Rapid diagnostics, vaccines and therapeutics are important interventions for the management of the 2019 novel coronavirus (2019-nCoV) outbreak.
It is timely to systematically review the potential of these interventions, including those for Middle East respiratory syndrome-Coronavirus (MERS-CoV) and severe acute respiratory syndrome (SARS)-CoV, to guide policymakers globally on their prioritization of resources for research and development.
A systematic search was carried out in three major electronic databases (PubMed, Embase and Cochrane Library) to identify published studies in accordance with the Preferred Reporting Items for Systematic Reviews and Meta-Analyses (PRISMA) guidelines.
Supplementary strategies through Google Search and personal communications were used. A total of 27 studies fulfilled the criteria for review. Several laboratory protocols for confirmation of suspected 2019-nCoV cases using real-time reverse transcription polymerase chain reaction (RT-PCR) have been published.
A commercial RT-PCR kit developed by the Beijing Genomic Institute is currently widely used in China and likely in Asia.
However, serological assays as well as point-of-care testing kits have not been developed but are likely in the near future. Several vaccine candidates are in the pipeline. The likely earliest Phase 1 vaccine trial is a synthetic DNA-based candidate.
A number of novel compounds as well as therapeutics licensed for other conditions appear to have in vitro efficacy against the 2019-nCoV.
Some are being tested in clinical trials against MERS-CoV and SARS-CoV, while others have been listed for clinical trials against 2019-nCoV. However, there are currently no effective specific antivirals or drug combinations supported by high-level evidence.
In response to this public health crisis, researchers in the Precision Vaccines Program (PVP) at Boston Children’s Hospital are on the front lines of developing a vaccine specially targeted toward older populations – those who are at greatest risk of developing coronavirus disease 2019 (COVID-19), caused by severe acute respiratory syndrome-2 coronavirus (SARS-CoV-2).
According to the World Health Organization, older people and people with preexisting medical conditions appear to be more vulnerable to becoming severely ill with COVID-19.
“Elderly individuals have a different immune system than healthy middle-aged adults and often do not respond as robustly to immunization, so a one-size vaccine does not fit all,” said Ofer Levy, professor of pediatrics at Harvard Medical School and director of the PVP.
Focusing on adjuvants
The current antigen used for vaccine development is the coronavirus spike protein, so named because it sits atop the spike of a coronavirus particle. This is the part of the virus that the immune system “remembers.”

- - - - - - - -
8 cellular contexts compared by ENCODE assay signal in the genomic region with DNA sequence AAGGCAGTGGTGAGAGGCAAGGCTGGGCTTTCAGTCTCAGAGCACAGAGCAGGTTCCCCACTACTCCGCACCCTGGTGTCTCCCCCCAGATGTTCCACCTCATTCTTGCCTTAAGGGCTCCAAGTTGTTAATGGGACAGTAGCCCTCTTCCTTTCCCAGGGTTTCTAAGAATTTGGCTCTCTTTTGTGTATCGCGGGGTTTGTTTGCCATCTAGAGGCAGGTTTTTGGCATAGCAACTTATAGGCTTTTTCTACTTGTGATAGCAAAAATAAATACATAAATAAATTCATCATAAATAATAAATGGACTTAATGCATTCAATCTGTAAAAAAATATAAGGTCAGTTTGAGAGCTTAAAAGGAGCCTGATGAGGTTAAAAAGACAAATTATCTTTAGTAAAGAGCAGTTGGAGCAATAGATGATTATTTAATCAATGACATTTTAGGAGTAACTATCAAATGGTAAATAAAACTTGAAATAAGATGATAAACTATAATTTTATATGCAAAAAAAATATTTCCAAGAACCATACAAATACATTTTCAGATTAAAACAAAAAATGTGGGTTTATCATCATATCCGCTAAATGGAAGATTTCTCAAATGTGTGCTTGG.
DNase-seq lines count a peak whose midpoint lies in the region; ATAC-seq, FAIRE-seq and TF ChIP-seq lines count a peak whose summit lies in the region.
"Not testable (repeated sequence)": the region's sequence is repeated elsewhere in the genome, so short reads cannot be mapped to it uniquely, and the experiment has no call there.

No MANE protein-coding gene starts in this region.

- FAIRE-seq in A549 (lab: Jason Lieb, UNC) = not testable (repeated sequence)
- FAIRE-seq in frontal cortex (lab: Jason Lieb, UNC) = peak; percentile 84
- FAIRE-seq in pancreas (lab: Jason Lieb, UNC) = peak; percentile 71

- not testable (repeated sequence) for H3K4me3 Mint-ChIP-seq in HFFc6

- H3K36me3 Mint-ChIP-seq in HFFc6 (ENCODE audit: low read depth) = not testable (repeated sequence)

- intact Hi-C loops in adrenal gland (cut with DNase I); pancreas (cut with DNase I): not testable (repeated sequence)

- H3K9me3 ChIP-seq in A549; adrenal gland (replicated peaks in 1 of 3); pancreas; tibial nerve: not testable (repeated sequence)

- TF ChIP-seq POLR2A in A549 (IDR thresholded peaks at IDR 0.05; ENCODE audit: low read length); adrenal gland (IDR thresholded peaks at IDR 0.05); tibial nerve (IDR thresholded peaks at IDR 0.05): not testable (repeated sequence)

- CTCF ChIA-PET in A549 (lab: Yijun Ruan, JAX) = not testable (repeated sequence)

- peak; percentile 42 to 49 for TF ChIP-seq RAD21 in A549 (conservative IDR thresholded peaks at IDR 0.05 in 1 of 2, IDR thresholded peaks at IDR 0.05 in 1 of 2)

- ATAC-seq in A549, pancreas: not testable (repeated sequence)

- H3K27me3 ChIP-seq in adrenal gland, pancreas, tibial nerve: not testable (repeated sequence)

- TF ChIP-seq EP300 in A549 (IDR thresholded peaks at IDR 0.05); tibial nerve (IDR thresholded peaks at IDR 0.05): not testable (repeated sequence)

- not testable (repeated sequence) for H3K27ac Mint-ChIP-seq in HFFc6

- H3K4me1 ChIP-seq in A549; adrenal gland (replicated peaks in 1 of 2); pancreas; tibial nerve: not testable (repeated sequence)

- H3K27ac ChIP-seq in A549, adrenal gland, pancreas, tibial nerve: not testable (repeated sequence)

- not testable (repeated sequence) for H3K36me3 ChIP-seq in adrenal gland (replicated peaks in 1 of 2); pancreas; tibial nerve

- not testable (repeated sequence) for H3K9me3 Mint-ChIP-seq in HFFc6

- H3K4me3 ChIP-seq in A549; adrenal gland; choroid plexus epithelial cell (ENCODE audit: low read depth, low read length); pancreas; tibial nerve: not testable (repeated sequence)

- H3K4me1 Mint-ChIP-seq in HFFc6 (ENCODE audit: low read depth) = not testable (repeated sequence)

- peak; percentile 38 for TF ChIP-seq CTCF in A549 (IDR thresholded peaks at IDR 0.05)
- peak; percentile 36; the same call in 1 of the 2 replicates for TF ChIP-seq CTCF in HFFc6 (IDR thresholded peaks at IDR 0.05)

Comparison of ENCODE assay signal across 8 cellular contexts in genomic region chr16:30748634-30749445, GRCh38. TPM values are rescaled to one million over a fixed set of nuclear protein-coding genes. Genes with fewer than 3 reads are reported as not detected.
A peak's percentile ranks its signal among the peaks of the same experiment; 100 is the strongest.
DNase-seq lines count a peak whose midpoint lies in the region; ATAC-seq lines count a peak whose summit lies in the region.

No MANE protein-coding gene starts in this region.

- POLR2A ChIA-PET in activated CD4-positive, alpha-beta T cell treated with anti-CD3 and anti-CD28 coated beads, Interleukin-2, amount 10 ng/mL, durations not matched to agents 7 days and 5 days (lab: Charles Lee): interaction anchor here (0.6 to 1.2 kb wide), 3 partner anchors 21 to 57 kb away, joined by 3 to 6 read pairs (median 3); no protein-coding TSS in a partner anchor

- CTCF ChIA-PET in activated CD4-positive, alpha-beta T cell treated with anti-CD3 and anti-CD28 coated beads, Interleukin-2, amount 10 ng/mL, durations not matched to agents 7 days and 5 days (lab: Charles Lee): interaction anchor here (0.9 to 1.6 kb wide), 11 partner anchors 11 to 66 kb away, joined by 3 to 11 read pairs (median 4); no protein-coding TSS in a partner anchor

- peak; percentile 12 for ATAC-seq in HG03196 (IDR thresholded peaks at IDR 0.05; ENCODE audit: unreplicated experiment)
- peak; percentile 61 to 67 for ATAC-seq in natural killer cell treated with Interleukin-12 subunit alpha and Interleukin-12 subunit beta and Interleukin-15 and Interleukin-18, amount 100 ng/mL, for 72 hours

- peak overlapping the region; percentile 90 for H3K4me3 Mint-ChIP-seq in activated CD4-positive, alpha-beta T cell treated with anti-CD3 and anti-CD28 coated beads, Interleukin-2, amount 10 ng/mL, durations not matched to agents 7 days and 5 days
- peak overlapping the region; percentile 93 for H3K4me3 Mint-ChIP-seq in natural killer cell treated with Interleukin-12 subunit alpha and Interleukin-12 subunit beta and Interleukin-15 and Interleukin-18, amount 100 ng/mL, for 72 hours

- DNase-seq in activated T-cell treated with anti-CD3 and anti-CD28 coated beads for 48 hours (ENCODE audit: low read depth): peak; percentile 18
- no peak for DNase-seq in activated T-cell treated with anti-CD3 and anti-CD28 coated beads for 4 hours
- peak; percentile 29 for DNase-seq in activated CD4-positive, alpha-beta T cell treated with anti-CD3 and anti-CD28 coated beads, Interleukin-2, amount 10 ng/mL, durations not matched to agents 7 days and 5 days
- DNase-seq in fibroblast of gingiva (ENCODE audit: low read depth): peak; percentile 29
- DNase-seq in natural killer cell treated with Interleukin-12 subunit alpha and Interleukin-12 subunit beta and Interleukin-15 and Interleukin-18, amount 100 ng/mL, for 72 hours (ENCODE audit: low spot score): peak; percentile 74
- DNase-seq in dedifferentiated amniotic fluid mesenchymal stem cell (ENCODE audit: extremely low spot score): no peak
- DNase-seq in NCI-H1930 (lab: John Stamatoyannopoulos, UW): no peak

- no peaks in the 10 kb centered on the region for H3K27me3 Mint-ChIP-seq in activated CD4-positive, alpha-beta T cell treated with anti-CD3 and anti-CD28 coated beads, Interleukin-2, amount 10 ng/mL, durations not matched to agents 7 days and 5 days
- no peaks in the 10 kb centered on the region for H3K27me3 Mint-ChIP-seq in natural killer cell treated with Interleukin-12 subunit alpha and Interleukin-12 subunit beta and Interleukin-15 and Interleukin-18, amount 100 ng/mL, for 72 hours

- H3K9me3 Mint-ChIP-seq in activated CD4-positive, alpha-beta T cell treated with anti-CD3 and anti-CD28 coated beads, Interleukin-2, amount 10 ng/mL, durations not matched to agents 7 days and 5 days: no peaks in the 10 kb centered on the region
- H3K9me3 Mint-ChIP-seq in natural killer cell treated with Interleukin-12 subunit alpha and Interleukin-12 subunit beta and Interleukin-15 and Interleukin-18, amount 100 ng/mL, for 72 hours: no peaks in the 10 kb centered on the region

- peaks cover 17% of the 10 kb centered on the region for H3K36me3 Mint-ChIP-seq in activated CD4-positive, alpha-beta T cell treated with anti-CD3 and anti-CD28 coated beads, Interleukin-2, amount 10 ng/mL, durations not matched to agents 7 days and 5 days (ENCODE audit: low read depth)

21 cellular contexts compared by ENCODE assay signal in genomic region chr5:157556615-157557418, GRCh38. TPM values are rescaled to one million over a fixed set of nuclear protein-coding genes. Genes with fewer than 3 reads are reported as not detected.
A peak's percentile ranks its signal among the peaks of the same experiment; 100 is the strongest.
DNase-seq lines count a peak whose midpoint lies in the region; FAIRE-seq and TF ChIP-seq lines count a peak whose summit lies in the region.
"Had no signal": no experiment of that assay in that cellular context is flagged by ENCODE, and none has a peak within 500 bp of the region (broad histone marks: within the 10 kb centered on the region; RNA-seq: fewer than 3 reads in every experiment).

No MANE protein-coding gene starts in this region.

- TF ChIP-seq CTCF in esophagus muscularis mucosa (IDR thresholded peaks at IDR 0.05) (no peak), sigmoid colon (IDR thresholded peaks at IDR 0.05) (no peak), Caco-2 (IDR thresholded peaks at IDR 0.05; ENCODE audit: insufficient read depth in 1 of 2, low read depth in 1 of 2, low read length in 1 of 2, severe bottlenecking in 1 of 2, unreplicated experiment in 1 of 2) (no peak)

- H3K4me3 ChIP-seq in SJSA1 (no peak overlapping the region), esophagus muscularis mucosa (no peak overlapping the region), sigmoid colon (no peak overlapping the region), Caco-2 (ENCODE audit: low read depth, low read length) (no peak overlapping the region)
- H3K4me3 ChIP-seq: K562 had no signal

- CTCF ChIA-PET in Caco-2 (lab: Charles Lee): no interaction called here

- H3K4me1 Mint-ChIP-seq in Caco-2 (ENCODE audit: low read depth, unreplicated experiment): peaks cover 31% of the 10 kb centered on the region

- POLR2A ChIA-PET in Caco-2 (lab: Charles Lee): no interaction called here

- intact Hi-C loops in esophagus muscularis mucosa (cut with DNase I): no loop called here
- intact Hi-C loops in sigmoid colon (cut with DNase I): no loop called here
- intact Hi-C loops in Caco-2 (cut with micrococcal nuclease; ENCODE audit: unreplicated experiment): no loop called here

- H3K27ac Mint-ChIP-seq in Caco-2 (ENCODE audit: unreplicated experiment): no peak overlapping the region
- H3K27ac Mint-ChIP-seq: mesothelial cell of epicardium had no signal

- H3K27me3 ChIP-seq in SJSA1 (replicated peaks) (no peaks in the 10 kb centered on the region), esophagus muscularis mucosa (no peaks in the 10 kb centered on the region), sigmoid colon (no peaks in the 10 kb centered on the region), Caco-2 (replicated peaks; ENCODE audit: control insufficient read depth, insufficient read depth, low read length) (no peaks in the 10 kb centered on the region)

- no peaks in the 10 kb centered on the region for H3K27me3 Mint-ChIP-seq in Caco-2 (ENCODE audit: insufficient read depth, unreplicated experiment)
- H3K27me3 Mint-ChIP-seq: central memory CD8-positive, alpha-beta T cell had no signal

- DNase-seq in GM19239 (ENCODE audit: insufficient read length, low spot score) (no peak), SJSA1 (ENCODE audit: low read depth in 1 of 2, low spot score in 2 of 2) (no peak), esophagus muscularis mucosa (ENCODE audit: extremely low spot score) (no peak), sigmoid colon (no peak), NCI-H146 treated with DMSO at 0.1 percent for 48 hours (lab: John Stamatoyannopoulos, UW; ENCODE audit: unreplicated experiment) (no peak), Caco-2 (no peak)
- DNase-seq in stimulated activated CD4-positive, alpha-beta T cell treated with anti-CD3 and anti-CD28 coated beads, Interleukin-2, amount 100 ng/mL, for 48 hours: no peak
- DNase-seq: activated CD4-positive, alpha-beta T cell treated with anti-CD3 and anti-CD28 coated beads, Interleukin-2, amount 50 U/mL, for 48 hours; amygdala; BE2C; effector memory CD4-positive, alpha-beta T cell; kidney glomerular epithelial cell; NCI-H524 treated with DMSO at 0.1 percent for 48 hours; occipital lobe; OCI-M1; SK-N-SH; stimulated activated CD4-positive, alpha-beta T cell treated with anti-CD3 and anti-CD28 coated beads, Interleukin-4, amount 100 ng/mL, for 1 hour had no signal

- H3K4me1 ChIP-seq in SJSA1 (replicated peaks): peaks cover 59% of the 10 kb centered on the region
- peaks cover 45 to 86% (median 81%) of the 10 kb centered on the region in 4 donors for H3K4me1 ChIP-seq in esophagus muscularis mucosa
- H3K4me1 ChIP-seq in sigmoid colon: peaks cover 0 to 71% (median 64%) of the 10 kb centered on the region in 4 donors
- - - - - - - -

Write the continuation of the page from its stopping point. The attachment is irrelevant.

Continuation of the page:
PVP’s strategy is to combine the coronavirus spike protein with adjuvants: small molecules added to a vaccine to boost the recipient’s immune response.
“Overall, we are hoping that a precision adjuvant approach will assist the various ongoing vaccine efforts across the globe,” said Levy.
“Adjuvants can be crucial for getting a stronger, longer-lasting, broader immune response, especially among those with weakened immunity, like the elderly.”
The team’s approach is unusual in the range and novelty of adjuvants they will screen, said Levy.
In addition to a collection of known vaccine adjuvants, the team will test new adjuvants it has discovered in the PVP’s National Institutes of Health-funded Adjuvant Discovery Program.
“These adjuvants were discovered by screening against human cells,” said Levy. “This species-specific approach represents an example of precision vaccinology.”
The PVP plans on testing a variety of adjuvants and adjuvant combinations in human white blood cells sourced from older people. Researchers will then study the adjuvant-induced immune responses.
“Our screen, comparing individual and combination adjuvants with and without the coronavirus antigen, will identify an adjuvant combination that most effectively induces an optimal immune response in the elderly,” Levy said.
These screens will start immediately and continue over the next six to eight weeks.
“We’re hoping to have a clear signal within the next few months which adjuvanted vaccine to go forward with in clinical testing,” he added.
Typically, adjuvant-based vaccine research does not consider species or age in the discovery and early development phases.